RealClearPublicAffairs is a new series of sponsored curation designed to provide coverage of important and trending public policy issues. It's a deep dive into curated content that we think will engage our audience and deepen their understanding of topical concerns facing our nation's decisionmakers.

“America well knows that by once enlisting under other banners than her own…she would involve herself beyond the power of extrication, in all the wars of interest and intrigue, of individual avarice, envy, and ambition, which assume the colors and usurp the standard of freedom.” So cautioned John Quincy Adams on the Fourth of July in 1821.

Have generations of Americans since heeded the counsel of our sixth president?

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It’s been three-quarters of a century since the Axis powers were defeated, nearly 30 years since the Iron Curtain was lifted, and 19 years since terrorists weaponized planes on U.S. soil, killing nearly 3,000 Americans. Today, America is neither entrenched in a great war, nor frozen in the kind of nuclear game of chicken that induced Baby Boomers to undergo fire drills that had them hiding under their elementary school desks. We are not anticipating another 9/11-style terrorist attack.

Yet the U.S. military is still operating in 40 percent of the nations of the world. It is has been engaged in nation-building efforts in Afghanistan for the better part of two decades. Some $5.9 trillion has been spent to fight the “war on terror” in that time only to see the pool of jihadists grow ever-larger. Little wonder that nearly half of Americans believe U.S. foreign policy over the last 20 years has made the country less safe.

The newest addition to the RealClearPublicAffairs family seeks to address and answer the profound questions raised by this experience: Is there a realistic alternative to this expansive, global military footprint? Would a different approach better ensure America’s security and prosperity? If America cannot be the world’s policeman, what grand strategy should guide U.S. foreign policy? The mission of these pages is to provide a curated and serious examination of these vital questions.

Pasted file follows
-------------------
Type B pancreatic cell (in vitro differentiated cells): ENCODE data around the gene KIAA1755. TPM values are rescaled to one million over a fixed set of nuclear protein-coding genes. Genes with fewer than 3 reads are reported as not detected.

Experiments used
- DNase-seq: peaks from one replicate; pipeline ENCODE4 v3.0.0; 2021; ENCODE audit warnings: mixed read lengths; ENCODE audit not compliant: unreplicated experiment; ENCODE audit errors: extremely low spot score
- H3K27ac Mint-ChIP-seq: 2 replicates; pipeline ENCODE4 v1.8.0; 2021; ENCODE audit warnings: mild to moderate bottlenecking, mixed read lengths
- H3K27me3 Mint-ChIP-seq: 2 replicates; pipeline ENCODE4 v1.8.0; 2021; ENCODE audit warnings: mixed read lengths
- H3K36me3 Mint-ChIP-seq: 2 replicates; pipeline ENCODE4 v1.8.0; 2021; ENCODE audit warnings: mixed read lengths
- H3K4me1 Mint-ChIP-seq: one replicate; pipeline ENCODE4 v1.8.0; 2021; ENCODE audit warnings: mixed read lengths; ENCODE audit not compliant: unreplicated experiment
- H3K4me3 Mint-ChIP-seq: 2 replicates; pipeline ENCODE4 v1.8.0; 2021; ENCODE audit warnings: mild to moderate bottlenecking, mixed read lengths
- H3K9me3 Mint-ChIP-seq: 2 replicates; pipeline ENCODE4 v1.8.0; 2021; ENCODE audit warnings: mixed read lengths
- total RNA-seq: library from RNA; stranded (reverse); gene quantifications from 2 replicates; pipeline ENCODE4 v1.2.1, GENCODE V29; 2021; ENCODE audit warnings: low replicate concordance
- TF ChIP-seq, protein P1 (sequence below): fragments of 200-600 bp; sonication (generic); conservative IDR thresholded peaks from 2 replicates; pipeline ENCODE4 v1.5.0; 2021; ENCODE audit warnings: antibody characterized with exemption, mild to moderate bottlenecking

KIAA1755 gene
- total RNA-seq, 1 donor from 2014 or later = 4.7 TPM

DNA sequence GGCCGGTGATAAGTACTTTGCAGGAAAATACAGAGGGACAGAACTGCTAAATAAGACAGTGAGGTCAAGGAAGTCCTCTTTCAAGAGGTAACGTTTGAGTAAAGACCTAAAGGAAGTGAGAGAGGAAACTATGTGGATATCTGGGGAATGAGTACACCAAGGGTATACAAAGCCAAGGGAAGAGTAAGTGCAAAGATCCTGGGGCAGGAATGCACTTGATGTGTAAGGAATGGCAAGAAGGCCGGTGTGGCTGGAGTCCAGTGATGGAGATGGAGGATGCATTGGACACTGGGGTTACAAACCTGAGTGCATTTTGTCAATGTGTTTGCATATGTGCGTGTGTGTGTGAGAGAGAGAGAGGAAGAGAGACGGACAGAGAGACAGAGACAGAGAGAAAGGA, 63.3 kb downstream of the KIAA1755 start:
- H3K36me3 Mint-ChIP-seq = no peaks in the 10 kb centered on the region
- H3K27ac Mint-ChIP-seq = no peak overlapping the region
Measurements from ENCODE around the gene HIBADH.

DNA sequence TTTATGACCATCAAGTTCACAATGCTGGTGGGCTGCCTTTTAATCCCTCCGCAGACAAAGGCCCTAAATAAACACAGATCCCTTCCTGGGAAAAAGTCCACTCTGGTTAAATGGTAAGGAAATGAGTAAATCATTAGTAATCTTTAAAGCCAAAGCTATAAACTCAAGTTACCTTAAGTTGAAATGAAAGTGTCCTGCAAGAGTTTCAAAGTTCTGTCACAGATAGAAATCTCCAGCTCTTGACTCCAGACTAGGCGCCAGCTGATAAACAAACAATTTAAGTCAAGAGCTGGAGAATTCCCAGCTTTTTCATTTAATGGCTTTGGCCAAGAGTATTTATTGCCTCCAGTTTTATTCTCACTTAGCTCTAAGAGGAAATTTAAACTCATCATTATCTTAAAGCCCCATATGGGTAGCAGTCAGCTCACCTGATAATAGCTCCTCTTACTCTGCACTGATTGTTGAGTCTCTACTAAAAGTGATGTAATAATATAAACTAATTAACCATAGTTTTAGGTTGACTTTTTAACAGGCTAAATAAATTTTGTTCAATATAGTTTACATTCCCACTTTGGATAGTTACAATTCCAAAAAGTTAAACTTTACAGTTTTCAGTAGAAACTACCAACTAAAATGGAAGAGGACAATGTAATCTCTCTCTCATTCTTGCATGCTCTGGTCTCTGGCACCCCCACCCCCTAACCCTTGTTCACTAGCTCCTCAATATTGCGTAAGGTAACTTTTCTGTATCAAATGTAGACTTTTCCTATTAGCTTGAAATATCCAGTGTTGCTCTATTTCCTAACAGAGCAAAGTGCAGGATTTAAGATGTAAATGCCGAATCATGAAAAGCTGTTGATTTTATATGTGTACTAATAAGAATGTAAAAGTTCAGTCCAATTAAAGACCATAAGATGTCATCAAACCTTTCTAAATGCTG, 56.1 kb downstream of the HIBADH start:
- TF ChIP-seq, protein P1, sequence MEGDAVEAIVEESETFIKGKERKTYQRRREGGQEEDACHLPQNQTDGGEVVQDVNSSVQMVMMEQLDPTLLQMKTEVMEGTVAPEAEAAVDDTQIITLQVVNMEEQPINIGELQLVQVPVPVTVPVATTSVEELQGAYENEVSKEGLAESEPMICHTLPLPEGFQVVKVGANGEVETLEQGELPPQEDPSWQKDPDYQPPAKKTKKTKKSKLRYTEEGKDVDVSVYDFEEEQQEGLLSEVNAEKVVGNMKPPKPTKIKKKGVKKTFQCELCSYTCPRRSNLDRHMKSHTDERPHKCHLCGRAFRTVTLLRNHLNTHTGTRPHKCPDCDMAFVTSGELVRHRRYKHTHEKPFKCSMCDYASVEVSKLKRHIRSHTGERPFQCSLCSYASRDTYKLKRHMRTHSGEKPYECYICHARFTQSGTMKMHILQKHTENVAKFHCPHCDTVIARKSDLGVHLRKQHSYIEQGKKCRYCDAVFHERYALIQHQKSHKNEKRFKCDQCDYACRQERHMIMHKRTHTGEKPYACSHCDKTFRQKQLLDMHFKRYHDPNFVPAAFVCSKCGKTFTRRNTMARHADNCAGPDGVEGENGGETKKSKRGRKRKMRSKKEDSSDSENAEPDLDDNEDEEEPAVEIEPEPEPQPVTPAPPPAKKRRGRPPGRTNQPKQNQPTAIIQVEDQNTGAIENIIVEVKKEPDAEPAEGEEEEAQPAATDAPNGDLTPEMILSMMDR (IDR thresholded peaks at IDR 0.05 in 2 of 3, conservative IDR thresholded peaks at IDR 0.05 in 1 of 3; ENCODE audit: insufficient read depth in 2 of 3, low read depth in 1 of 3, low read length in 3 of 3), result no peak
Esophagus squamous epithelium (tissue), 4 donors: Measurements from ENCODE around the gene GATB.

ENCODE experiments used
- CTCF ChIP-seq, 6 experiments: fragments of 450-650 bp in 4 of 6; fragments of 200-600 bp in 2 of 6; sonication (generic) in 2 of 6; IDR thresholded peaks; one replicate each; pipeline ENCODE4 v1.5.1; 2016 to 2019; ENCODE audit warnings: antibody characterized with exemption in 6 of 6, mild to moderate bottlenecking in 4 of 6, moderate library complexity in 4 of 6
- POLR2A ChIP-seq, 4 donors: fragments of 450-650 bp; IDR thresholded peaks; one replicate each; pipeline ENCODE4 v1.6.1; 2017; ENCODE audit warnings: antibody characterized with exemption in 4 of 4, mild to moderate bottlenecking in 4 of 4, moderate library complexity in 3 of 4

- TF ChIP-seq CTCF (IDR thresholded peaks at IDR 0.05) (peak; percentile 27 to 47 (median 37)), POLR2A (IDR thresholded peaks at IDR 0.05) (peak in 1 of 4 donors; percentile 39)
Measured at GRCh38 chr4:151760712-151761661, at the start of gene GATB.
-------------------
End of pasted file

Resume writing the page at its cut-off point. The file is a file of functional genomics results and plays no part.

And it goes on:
RealClearPublicAffairs is a new series of sponsored curation designed to provide coverage of important and trending public policy issues. More About

Why Repealing the 1991 and 2002 Iraq War Authorizations Is Sound Policy

Bottom Line: Congress should repeal outdated authorizations of military force. Failing to do so weakens Congressional authority, does not advance U.S. security interests, and opens t...

A Survey of the Afghan People: Afghanistan in 2019

Bottom Line: While Afghanistan has persistent economic, social and security problems, optimism about the country’s future increased in 2019 as Afghans point to confidence in democrac...

Dealing With the Remnants of ISIS

Bottom Line: The United States no longer needs to deploy forces against ISIS, which it functionally defeated in 2019. It’s time for the United States to reevaluate its “priorities an...

Ineffective, Immoral, Politically Convenient: America’s Overreliance on Economic Sanctions and What to Do about It

Bottom Line: Sanctions are rarely effective, often counterproductive, and often have serious humanitarian costs. But domestic political interests make them a consistent feature of Am...

The Failure of Forcible Regime‐​Change Operations

Instead of promoting more democracy and advancing American security, forcible regime change undermines the effectiveness of other foreign policy tools. Such operations ultimately harm America’s ability to achieve its policy goals.

Afghanistan: The Limits of American Military Might